Rush asserts the district court abused its discretion when it excluded portions of the testimony of Rush's expert, Dr. Donald F. Austin (Dr. Austin).   Rush attempted to have Dr. Austin testify regarding new data garnered from the SEER 2 database.   The new testimony was intended to prove causation and contradicted Dr. Austin's prior testimony.3  Rush cites to Farmland Indus. v. Morrison-Quirk Grain Corp., 54 F.3d 478, 482 (8th Cir.1995), for the proposition that it is proper for the court to permit testimony like Dr. Austin's where Dr. Austin previously gave the same opinions in a prior trial between the same parties.   In Farmland, this court affirmed the district court's decision allowing the causation testimony stating, “As with all discovery matters, the district court maintains broad control over Rule 26(e) issues regarding the disclosure of the substance of an expert's testimony.   We will not reverse a district court's decision in this area absent a gross abuse of discretion resulting in fundamental unfairness in the trial of the case.”   Id. (internal quotations and citations omitted).

Unlike Farmland, where the district court admitted the causation expert testimony, the district court excluded Rush's causation expert testimony.  Farmland does not stand for the proposition this testimony must be admitted.   Rather, Farmland simply expresses the unremarkable proposition that the district court's decision, whether or not to allow testimony, is reviewed “in this area” for “a gross abuse of discretion resulting in fundamental unfairness.”  Id. (internal quotations and citations omitted).   The district court did not abuse its broad discretion when it excluded this testimony, particularly as here, where Dr. Austin previously testified such a study could not be used to prove causation.

Rush also asserts the district court erred in excluding the causation testimony of her expert Dr. Graham Colditz (Dr. Colditz) based upon recent data in the SEER database.   After the district court excluded the testimony of Dr. Austin regarding this new data, Rush attempted to permit Dr. Colditz to testify to the same data.   The district court excluded Dr. Colditz's testimony regarding this new data because Dr. Colditz had never referenced this data in his expert report nor testified about this data before his December 18, 2006, preservation deposition.   The district court found this new testimony would be subject to Daubert4 and the deadline for raising Daubert issues was September 21, 2006.   The district court noted, “this specific testimony by Dr. Colditz was not designated until after I ruled that Dr. Austin could not use the very same information.”   The district court did not abuse its discretion when it excluded Dr. Colditz's testimony regarding the new, and previously undisclosed, SEER database data.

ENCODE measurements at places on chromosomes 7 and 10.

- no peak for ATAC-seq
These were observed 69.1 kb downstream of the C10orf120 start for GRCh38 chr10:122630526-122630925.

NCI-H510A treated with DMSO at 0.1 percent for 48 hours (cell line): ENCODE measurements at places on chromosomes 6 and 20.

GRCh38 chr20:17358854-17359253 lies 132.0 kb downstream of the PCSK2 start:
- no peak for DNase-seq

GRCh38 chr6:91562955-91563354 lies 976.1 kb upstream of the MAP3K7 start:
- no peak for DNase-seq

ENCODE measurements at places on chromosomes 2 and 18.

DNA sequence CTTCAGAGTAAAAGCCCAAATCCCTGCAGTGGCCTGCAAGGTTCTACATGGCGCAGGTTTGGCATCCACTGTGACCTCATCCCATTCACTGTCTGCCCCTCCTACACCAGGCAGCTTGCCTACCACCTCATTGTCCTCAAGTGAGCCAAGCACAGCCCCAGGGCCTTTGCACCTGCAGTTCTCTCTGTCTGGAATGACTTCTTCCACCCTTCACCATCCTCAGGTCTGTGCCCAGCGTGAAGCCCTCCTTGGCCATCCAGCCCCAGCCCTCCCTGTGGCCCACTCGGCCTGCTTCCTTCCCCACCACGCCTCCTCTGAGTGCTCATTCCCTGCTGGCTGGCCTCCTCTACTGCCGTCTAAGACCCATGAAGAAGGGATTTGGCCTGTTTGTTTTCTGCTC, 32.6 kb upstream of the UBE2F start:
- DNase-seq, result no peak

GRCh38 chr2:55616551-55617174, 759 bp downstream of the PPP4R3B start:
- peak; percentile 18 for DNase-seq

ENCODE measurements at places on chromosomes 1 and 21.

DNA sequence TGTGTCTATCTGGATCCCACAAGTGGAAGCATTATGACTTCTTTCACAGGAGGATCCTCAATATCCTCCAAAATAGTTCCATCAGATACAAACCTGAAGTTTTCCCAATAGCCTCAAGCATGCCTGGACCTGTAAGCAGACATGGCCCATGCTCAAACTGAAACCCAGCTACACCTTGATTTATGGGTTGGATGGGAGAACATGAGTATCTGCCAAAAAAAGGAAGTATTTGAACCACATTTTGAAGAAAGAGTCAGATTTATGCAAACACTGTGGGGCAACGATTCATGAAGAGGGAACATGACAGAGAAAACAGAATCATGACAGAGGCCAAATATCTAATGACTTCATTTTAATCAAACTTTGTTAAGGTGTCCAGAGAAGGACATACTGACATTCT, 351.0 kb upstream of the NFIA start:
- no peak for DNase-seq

C. Wyeth Appeal Issues

Having affirmed the decision of the district court on other grounds, we do not reach the issues of whether Rush's claims are barred by the statute of limitations or whether Rush's labeling claim is preempted by federal law.


For the foregoing reasons, we affirm the decision of the district court.


1.   The Honorable William R. Wilson, Jr., United States District Judge for the Eastern District of Arkansas.

2.   SEER is an acronym for the Surveillance Epidemiology and End Results program of the National Cancer Institute.   The SEER program “is an authoritative source of information on cancer incidence and survival in the United States.”   Overview of the SEER Program, at http://​seer.​cancer. ​gov/​about/ (last visited Jan. 4, 2008).

3.   In his deposition, Dr. Austin testified it would be fallacious to use the SEER database study to prove causation.

4.   Daubert v. Merrell Dow Pharmaceuticals, Inc., 509 U.S. 579, 113 S.Ct. 2786, 125 L.Ed.2d 469 (1993).

RILEY, Circuit Judge.